The characters in the film are quiet (the somber criminal Gaear, who has a significant amount of screen time, speaks just sixteen lines) and generally normal people whom you usually wouldn’t bat an eye at—unless they’re “just funny looking,” à la Steve Buscemi. The personalities in the FX anthology, however, are a bit more talkative. The lengthier scripts are handy when the show is running through its police procedural moments, but it is at its most powerful when applied to Hawley’s verbose, mythical, and philosophical villains. The series is known as a platform for some of the best acting talents around to try on their “Minnesota Nice” accent, but as a crime drama, there are also some darker positions to be filled.

Billy Bob Thornton, a drifting agent of chaos, is like a less scary, funnier Anton Chigurh in the show’s first season. David Thewlis also delivers as a grimy, white collar predator in the most recent run of episodes. But the one who steals the show is Bokeem Woodbine, who plays the unflappable, theatrical Mike Milligan in the second season. Woodbine’s limitless energy and humor affords the series some of its best and most distinctive moments. You could watch the man launch into his metaphoric monologues all day, and he would only get funnier with time. He would also prove himself to be the least likely of the three characters to fit into the Coens’ film. The trio—which elicited Emmy-nominated performances from each of their players—are written in a style completely alien to the original script. This may be the largest gap between the two media, and was also crucial in bringing the TV show to its own creative heights.

The ultimate success of FX’s venture could also be attributed to the anthological format. Each season features its own characters on its own timeline, with crossovers few and far between. If Hawley had opted for a single cast of characters across multiple seasons, the show would be unsustainable, if possible. It would certainly have episodes like Breaking Bad’s “Fly,” which would be entertaining, but not what the Coen brothers would have wanted. So, compared to longer-form television narratives (e.g. Bones, which ran for twelve seasons), Fargo can actually be considered on the short side. The pacing is as quick as the film, there are more characters whom we spend more time with, the plots are more complex, and each season is wrapped up after a tidy ten episodes. And there lies one of the greatest achievements of the movie: it created a world whose essence is so omnipresent, so discrete, and so inspiring that multiple other stories have been cultivated and gathered from it. With that being said, a question looms: do we really even need the film anymore?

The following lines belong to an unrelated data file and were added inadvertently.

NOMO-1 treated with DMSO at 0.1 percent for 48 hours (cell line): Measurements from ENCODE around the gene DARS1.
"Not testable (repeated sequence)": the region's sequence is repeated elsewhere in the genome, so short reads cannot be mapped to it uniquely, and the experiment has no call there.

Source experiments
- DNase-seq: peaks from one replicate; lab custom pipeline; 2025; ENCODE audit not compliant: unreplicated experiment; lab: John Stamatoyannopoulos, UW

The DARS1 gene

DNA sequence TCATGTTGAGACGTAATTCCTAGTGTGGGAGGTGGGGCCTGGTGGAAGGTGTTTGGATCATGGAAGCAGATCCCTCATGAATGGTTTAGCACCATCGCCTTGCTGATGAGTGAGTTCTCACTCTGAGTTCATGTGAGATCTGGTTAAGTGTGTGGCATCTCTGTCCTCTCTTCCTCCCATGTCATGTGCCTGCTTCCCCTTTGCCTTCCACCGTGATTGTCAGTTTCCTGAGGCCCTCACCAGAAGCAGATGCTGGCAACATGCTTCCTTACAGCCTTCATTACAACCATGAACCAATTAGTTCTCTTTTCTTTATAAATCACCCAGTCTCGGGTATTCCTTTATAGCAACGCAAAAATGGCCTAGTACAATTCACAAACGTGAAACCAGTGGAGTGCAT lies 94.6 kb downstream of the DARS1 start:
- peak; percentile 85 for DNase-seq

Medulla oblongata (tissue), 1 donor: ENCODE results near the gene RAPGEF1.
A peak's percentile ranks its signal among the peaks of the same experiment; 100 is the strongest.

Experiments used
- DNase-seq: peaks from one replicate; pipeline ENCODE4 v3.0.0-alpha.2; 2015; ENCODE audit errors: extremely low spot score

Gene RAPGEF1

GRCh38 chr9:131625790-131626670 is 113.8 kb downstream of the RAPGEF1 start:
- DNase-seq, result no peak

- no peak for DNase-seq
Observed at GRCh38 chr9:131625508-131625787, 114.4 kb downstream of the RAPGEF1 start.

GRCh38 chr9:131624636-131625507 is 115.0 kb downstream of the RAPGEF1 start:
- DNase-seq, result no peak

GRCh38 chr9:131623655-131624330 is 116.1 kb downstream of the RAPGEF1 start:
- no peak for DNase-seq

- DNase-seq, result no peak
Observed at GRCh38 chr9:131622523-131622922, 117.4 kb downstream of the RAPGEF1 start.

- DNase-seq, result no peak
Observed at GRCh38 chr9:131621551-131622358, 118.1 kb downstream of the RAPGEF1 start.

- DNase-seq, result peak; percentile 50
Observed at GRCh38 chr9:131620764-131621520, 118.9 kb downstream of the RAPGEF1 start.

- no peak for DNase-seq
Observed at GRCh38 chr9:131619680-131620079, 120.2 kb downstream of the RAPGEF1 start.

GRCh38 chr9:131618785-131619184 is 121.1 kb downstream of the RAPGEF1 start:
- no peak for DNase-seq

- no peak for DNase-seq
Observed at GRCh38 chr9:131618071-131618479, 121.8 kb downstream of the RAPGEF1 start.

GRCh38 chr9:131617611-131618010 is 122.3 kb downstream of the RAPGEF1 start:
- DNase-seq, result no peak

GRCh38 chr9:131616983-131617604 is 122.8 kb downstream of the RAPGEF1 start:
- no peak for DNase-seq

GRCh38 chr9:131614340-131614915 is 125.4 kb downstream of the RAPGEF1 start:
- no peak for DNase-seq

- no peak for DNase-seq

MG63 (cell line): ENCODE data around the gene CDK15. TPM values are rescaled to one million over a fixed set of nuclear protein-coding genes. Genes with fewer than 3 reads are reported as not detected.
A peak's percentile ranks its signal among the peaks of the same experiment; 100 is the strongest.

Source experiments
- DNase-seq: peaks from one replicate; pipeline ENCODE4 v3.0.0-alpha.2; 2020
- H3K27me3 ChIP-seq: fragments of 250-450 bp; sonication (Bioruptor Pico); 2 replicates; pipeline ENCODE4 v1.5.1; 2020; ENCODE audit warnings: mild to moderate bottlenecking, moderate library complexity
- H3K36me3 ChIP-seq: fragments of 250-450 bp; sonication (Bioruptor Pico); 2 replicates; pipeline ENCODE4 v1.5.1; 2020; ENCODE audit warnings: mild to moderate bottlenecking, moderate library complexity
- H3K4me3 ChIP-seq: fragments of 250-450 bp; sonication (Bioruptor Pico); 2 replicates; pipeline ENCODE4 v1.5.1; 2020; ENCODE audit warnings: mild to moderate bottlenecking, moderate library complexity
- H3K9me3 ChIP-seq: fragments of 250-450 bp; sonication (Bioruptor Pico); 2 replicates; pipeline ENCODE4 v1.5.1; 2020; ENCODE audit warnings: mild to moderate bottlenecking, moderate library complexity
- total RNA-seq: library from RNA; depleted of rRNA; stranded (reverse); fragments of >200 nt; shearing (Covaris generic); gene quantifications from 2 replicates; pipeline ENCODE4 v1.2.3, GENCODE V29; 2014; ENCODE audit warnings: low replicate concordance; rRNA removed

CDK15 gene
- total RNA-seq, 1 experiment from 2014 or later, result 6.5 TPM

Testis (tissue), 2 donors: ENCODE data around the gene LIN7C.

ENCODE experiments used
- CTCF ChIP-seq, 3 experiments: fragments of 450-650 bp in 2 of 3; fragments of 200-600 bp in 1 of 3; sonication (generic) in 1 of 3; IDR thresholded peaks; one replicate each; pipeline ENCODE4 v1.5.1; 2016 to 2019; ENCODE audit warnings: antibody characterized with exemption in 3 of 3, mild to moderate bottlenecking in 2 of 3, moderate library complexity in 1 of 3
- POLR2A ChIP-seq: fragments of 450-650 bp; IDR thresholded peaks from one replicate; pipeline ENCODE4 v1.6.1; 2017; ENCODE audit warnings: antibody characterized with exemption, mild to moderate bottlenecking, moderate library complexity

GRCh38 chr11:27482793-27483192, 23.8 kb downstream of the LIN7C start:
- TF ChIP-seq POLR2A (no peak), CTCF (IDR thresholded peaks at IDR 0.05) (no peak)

Of course we do. It is, as I’ve written, different than the show. It’s slower and quieter, which may be to the chagrin of those who revel in a high body count, but that’s not what lends something artistic value. At the end of the day, the two may even find themselves to be in different subdivisions of the larger crime drama genre. The original Fargo would never be considered noir by genre purists—cinematically, it follows little to none of the noir staples—but the tone and behind-closed-doors crime that pass through each component of the picture are clear-cut influences from the Coens’ earlier excursions in neo-noir, like Blood Simple. The show, in comparison, does not carry on the tradition. In fact, it’s taken more tonal cues from sources more modern than its predecessor, and adapted them to work with the originality of the Fargo universe. Thus, the series and the film become more and more incomparable in terms of quality. The pair vary in style, writing, and tone, and lo! we’ve arrived back at coffee and tea.

The series Fargo need not concern itself any longer about being trapped in the shadow of its predecessor. Rather than attempt to escape the gargantuan silhouette during its three years on air, it has instead set up shop alongside its parent material. They are distinct but not totally separated, and the world of Fargo as a whole has adapted to become a force more imposing, ambitious, and stirring than ever before.

Joe Gates is an undergraduate student at the University of Virginia. There, he follows his passion for storytelling by studying English and creative writing. His earliest memories are of reading—and sleeping with—his favorite books, and he suspects his final ones will be similar.